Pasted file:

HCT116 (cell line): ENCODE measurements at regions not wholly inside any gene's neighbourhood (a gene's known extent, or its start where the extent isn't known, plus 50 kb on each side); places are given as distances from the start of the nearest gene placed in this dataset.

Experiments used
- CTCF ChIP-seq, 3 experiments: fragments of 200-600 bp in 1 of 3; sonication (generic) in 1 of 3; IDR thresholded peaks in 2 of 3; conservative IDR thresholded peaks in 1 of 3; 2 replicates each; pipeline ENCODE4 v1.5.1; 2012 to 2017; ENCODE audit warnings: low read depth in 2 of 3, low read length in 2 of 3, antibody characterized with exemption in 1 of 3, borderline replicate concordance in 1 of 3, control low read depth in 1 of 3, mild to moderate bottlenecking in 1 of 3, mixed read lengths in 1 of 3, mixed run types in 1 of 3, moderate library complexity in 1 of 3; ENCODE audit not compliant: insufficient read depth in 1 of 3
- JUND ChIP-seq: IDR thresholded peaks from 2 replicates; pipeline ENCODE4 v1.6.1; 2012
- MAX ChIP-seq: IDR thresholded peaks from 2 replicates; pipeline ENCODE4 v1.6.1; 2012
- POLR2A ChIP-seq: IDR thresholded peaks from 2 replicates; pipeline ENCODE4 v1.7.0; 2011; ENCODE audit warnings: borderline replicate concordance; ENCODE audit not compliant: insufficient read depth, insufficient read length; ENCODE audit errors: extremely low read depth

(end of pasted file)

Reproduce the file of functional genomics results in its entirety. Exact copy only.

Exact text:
HCT116 (cell line): ENCODE measurements at regions not wholly inside any gene's neighbourhood (a gene's known extent, or its start where the extent isn't known, plus 50 kb on each side); places are given as distances from the start of the nearest gene placed in this dataset.

Experiments used
- CTCF ChIP-seq, 3 experiments: fragments of 200-600 bp in 1 of 3; sonication (generic) in 1 of 3; IDR thresholded peaks in 2 of 3; conservative IDR thresholded peaks in 1 of 3; 2 replicates each; pipeline ENCODE4 v1.5.1; 2012 to 2017; ENCODE audit warnings: low read depth in 2 of 3, low read length in 2 of 3, antibody characterized with exemption in 1 of 3, borderline replicate concordance in 1 of 3, control low read depth in 1 of 3, mild to moderate bottlenecking in 1 of 3, mixed read lengths in 1 of 3, mixed run types in 1 of 3, moderate library complexity in 1 of 3; ENCODE audit not compliant: insufficient read depth in 1 of 3
- JUND ChIP-seq: IDR thresholded peaks from 2 replicates; pipeline ENCODE4 v1.6.1; 2012
- MAX ChIP-seq: IDR thresholded peaks from 2 replicates; pipeline ENCODE4 v1.6.1; 2012
- POLR2A ChIP-seq: IDR thresholded peaks from 2 replicates; pipeline ENCODE4 v1.7.0; 2011; ENCODE audit warnings: borderline replicate concordance; ENCODE audit not compliant: insufficient read depth, insufficient read length; ENCODE audit errors: extremely low read depth